• A Blues Recording From The Congo -- In 1906!

    March 31, 2011. Posted by Alex Rodriguez.

    The Congo River Basin: Birthplace of the Blues?

    This is the first post in a new biweekly blog feature, You Don't Know Jazz! With Dr. Lewis Porter. For the series introduction, click here.

    (PLEASE NOTE: If the reader uses any of the material from this series, no matter how brief, this article and its web address must be cited as the source. Thank you for respecting the intellectual property of Dr. Porter.)

    Finally--Proof that the MELODIC content of African American music (not just the rhythm) comes from Africa!

    In talking about the African origins of African American music, most people fall back on comparing African drumming troupes with jazz bands—and from that starting point, either they try desperately to show that African drums and jazz are similar (Gunther Schuller, Marshall Stearns, many others) or they argue that there is too little similarity (Randy Sandke, most recently). This recording shows that they are all on the wrong track: African MELODIES have survived in African American music--especially the blues--and this recording proves it!

    When I play this for my graduate students, invariably they say right away “That's the blues!” Not only can you hear the flutist(s) playing very familiar blues licks over and over, he  constantly goes back and forth between the major third and the “blue” third! (Pardon the technical terms, but I think this will be audible to all listeners -- click the audio example below for more explanation of this.)

    Although this incredible recording was released on CD in 2000 and is in the public domain, nobody – not even the people who wrote the 284-page booklet that accompanies this 4-CD set – has commented on its use of the blues scale sound!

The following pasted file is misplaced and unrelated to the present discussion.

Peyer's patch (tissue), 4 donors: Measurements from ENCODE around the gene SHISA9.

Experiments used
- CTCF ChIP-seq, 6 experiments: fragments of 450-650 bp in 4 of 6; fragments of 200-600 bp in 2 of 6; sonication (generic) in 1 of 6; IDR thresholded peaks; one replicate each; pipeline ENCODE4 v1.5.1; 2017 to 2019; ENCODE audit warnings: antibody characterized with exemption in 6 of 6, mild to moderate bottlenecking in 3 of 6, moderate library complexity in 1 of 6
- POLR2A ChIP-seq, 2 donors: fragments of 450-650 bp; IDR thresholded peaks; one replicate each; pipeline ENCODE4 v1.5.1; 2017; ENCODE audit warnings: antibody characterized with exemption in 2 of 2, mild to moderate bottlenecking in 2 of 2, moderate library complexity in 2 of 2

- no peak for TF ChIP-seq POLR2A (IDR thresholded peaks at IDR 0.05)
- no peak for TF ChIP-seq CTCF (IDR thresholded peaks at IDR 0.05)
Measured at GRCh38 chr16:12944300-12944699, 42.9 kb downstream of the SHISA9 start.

Also—this is key—the Congo IS one of the areas from which Africans were taken to North America (even to Manhattan, as research has shown). Although the Congo is in central Africa, it has a strip along the Congo river that connects the region to the West African coast. And the Congo culture (also spelled Kongo in English) was an important force in African history.

    Click the audio links below for more from Dr. Porter on this fascinating recording and the (mis)representation of African music in jazz historiography, in which he answers many questions, including:

    -- Are there other recordings like this one?

    -- How far back in time do we need to go to find the African roots of African American music?

    -- What documentation is there of African music from that era?

    -- What geographical areas of Africa would have influenced African-American music?

    --Is African music all about troupes of drummers?

    --Why has there been such emphasis on the drumming troupes in the Western imagination of Africa?

    Come back on Thursday, April 14 for the next installment in this series: The Origins of the Word "Jazz" (UPDATE: now online!)

    For Further Reading:

    Gerhard Kubik, Africa and the Blues

    Read an interview with Kubik from Afropop Worldwide

    Kubik, The African Matrix in Jazz Harmonic Practices

    Peter van der Merwe, Origins of the Popular Style

    The book below was replaced by Kubik but still worth reading:

    Paul Oliver, In Yonder Came the Blues

    Unrelated Trivia:

    There is a tune called “Congo Blues” by the innovative white xylophone/vibraphone artist Red Norvo, recorded by him with Bird and Diz in ‘45, and also featured on a radio broadcast of Diz with a Coltrane tenor solo in 1951.

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